- Marijuana. Erin wants to legalize recreational pot, and expunge the records of people currently in prison for it. Tim doesn’t mention this on his site, but he’s on the record as pro-legalization. In that article he mentions cannabis as a crop that could be grown by farmers; he does not, however, mention that particular option in his Agriculture section, unless “Support the growth of organic and locally grown products that offer new opportunities for both rural and urban Minnesotans to be part of Minnesota’s strong agricultural tradition” is code for “especially POT” (but I don’t think it is). Editing to add: I dug back in to Tim’s section on Racial Equity and that’s where he mentions marijuana laws. “Tim and Peggy favor creating a taxation and regulation system for adult-use cannabis in Minnesota. African Americans in Minnesota are negatively and disproportionately impacted by these laws.” He does NOT, however, mention expunging records of the disproportionately African American people negatively impacted by these laws up till now.
- Agriculture and Mining. Tim has an Agriculture section; Erin does not. Erin has a mining section, Tim does not. I would hazard a guess that farmers would be happier with Tim’s Agriculture section than miners are likely to be with Erin’s Mining section.
- Energy, Environment, and Climate. They have nearly-identically-named sections on these issues. Tim talks about his record finding common ground between disparate groups. He wants Minnesota to get 50% of its energy from renewable sources by 2030; reduce greenhouse gasses by 80% by 2050; and he wants to work with farmers on “clean water solutions.” Erin wants to expand renewables but without specific numbers. (Admittedly, when you’re goal-setting for 10+ years in the future, I’m not sure how meaningful numbers like this even are.) She wants to improve the infrastructure for electric vehicles; invest in Natural Resources Research Institute (NRRI) projects for cleaning water; invest in development of perennial crops; and spend the $11 billion needed to update our water infrastructure. (She talks more about clean water in her Mining section.)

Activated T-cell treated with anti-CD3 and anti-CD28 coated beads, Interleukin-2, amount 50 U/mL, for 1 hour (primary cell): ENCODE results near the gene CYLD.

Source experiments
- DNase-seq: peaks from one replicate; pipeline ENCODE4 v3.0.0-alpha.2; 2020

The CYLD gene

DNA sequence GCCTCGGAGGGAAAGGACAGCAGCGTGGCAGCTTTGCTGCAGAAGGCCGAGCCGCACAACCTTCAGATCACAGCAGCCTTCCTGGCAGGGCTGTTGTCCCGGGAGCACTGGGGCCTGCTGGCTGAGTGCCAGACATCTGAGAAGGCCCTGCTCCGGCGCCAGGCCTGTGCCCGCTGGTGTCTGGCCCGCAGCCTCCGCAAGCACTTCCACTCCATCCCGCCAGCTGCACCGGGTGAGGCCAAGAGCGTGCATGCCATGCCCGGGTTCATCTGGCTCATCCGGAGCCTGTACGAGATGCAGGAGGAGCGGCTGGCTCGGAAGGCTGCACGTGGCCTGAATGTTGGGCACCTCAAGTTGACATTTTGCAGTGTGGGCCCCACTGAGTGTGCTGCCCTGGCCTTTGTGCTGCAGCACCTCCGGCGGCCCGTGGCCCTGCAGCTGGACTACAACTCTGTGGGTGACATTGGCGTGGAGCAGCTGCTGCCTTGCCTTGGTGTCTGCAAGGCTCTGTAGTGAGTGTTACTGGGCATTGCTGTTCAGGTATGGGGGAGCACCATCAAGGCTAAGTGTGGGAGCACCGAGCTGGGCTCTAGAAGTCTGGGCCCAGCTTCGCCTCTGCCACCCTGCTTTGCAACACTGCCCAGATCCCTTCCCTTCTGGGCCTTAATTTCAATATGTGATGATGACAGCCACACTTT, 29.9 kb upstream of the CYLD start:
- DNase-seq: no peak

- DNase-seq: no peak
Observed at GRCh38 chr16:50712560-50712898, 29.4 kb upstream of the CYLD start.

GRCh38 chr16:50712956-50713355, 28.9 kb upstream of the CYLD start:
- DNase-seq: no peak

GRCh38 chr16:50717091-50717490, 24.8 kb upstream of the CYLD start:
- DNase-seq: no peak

- Transportation. Tim has a Transportation section which mentions he wants to raise the gas tax to fund road and transit improvements. Erin doesn’t talk much about Transportation, nor does she mention how she’d raise the revenue to cover the projects she wants to see.
- LGBTQ+ Issues. Both want to ban conversion therapy and oppose “bathroom bills.” Erin also mentions wants to streamline the process of changing your gender marker on ID documents, and she wants to require health insurers to cover gender-confirmation surgeries, hormones, etc.
- Disability Rights. Erin has a “Disability” section under Equity and Justice where she comments that “folks with disabilities are often not at the table when we’re making decisions that will directly affect them” and advocates for improved accessibility, as well as service/housing options that let disabled people choose where to live.